“Do you want to work in Korea?” Thus begins twenty-six-year-old Filipina woman Maria’s two-year journey into the sex industry in South Korea, which mainly caters to American soldiers stationed there.
Host Nation chronicles Maria’s hopes, dreams, and crucial reality for two years to lay bare the legalized system of sex trafficking between South Korea and the Philippines. Maria had long dreamed about escaping from her slum neighborhood in Davao, Philippines, and getting a job abroad and when she was introduced to a talent manager, Madam Yolie, it seemed her dream was about to come true.
Yolie, who operates a training center and a temporary boarding house in Manila for women, has witnessed the ups and downs of the sex industries of neighboring Asian countries and sees the openings in the industry as job opportunities for poor Filipino women.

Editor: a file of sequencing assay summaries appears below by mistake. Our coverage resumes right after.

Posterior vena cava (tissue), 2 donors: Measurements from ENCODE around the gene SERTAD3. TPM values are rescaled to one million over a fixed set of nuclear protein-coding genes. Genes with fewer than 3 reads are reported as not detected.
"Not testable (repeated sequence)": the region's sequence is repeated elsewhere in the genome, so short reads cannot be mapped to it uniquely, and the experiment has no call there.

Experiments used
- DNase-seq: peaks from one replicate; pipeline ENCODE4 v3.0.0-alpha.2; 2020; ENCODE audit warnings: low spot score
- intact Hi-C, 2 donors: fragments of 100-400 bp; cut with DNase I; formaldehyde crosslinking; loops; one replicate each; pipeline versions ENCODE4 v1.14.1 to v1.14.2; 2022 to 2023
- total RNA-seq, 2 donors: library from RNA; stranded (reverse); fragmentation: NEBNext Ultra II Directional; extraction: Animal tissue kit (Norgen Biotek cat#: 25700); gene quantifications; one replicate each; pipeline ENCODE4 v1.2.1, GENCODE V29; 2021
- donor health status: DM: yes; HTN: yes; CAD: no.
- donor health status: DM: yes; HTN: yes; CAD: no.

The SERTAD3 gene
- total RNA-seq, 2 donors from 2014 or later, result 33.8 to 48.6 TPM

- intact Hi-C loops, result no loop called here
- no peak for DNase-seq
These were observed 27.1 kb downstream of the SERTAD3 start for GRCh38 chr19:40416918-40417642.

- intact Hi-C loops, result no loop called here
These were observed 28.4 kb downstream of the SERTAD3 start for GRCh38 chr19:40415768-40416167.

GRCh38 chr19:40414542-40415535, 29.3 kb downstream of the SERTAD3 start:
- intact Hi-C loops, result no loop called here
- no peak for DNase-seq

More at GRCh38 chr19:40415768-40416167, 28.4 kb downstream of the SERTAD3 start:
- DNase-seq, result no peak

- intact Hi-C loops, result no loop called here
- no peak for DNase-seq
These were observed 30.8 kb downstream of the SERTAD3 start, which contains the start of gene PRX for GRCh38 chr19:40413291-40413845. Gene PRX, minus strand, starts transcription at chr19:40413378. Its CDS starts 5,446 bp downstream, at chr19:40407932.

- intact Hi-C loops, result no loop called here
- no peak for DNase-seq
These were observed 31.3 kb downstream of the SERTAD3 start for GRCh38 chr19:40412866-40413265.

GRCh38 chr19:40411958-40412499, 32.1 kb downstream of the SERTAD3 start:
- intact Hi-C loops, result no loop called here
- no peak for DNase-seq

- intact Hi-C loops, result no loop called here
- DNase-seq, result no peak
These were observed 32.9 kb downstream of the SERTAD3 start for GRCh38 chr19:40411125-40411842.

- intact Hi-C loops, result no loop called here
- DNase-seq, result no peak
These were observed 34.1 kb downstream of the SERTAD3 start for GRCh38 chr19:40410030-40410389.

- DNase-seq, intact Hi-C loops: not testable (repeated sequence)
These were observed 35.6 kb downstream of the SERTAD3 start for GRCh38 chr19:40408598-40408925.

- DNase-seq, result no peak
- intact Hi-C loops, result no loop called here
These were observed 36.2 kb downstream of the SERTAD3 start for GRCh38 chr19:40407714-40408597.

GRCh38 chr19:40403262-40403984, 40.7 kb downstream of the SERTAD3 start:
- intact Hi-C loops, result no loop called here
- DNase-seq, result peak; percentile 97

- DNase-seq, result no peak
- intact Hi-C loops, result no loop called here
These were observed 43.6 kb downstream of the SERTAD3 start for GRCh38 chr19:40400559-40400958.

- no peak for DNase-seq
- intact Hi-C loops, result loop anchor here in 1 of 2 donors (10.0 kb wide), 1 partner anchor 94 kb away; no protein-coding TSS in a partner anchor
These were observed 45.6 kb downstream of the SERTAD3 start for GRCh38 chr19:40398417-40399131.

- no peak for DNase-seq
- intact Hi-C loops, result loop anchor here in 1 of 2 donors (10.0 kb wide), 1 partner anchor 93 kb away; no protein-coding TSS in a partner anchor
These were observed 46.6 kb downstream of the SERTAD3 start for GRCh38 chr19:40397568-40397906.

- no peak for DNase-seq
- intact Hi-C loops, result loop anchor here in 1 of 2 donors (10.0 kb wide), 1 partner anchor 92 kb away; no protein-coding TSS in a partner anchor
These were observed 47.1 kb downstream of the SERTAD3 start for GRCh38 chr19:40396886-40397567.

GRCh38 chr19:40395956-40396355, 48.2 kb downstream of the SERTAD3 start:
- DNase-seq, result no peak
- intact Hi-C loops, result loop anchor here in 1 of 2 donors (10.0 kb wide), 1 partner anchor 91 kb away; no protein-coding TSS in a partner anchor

The documentary follows Maria’s pathway into the South Korean sex industry via the E-6 visa, the so-called “entertainers’ visa,” slowing revealing the vast network of cross-border profit makers who enable sex trafficking, including a talent scout, a manager in Manila, a Korean broker, a Korean club owner and even Korean government agencies.
Part of the series Power of Seeing 보는 이의 권력 hosted by the East Asia Program at the Mario Einaudi Center for International Studies.
In Korean, Tagalog and English with English subtitles.